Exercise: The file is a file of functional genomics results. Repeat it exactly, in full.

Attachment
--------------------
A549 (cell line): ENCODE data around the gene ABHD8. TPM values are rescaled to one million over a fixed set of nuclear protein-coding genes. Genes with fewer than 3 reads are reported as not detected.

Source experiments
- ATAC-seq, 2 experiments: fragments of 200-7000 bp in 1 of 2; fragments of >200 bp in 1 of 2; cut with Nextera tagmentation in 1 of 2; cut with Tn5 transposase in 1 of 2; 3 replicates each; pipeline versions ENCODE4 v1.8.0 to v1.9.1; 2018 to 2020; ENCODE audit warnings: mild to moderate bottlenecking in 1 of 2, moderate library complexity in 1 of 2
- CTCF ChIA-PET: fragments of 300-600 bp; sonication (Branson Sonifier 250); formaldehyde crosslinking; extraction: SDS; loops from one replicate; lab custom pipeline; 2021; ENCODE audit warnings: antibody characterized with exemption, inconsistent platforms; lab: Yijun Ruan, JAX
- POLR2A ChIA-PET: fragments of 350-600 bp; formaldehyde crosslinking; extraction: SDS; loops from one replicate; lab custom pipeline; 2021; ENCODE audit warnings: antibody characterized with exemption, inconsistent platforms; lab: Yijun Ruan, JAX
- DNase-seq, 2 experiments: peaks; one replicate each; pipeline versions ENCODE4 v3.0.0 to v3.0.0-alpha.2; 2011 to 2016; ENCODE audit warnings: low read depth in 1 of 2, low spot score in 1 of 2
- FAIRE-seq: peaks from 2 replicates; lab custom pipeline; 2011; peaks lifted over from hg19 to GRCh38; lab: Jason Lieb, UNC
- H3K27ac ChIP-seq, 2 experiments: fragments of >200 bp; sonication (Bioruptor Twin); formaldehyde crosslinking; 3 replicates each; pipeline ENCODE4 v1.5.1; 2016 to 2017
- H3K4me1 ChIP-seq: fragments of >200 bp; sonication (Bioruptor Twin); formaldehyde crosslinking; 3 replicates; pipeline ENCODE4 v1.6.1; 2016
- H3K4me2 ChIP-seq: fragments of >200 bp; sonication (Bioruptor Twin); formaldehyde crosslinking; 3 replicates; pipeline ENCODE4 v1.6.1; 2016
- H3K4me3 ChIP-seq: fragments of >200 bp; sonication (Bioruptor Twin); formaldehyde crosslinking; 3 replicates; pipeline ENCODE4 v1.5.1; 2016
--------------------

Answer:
A549 (cell line): ENCODE data around the gene ABHD8. TPM values are rescaled to one million over a fixed set of nuclear protein-coding genes. Genes with fewer than 3 reads are reported as not detected.

Source experiments
- ATAC-seq, 2 experiments: fragments of 200-7000 bp in 1 of 2; fragments of >200 bp in 1 of 2; cut with Nextera tagmentation in 1 of 2; cut with Tn5 transposase in 1 of 2; 3 replicates each; pipeline versions ENCODE4 v1.8.0 to v1.9.1; 2018 to 2020; ENCODE audit warnings: mild to moderate bottlenecking in 1 of 2, moderate library complexity in 1 of 2
- CTCF ChIA-PET: fragments of 300-600 bp; sonication (Branson Sonifier 250); formaldehyde crosslinking; extraction: SDS; loops from one replicate; lab custom pipeline; 2021; ENCODE audit warnings: antibody characterized with exemption, inconsistent platforms; lab: Yijun Ruan, JAX
- POLR2A ChIA-PET: fragments of 350-600 bp; formaldehyde crosslinking; extraction: SDS; loops from one replicate; lab custom pipeline; 2021; ENCODE audit warnings: antibody characterized with exemption, inconsistent platforms; lab: Yijun Ruan, JAX
- DNase-seq, 2 experiments: peaks; one replicate each; pipeline versions ENCODE4 v3.0.0 to v3.0.0-alpha.2; 2011 to 2016; ENCODE audit warnings: low read depth in 1 of 2, low spot score in 1 of 2
- FAIRE-seq: peaks from 2 replicates; lab custom pipeline; 2011; peaks lifted over from hg19 to GRCh38; lab: Jason Lieb, UNC
- H3K27ac ChIP-seq, 2 experiments: fragments of >200 bp; sonication (Bioruptor Twin); formaldehyde crosslinking; 3 replicates each; pipeline ENCODE4 v1.5.1; 2016 to 2017
- H3K4me1 ChIP-seq: fragments of >200 bp; sonication (Bioruptor Twin); formaldehyde crosslinking; 3 replicates; pipeline ENCODE4 v1.6.1; 2016
- H3K4me2 ChIP-seq: fragments of >200 bp; sonication (Bioruptor Twin); formaldehyde crosslinking; 3 replicates; pipeline ENCODE4 v1.6.1; 2016
- H3K4me3 ChIP-seq: fragments of >200 bp; sonication (Bioruptor Twin); formaldehyde crosslinking; 3 replicates; pipeline ENCODE4 v1.5.1; 2016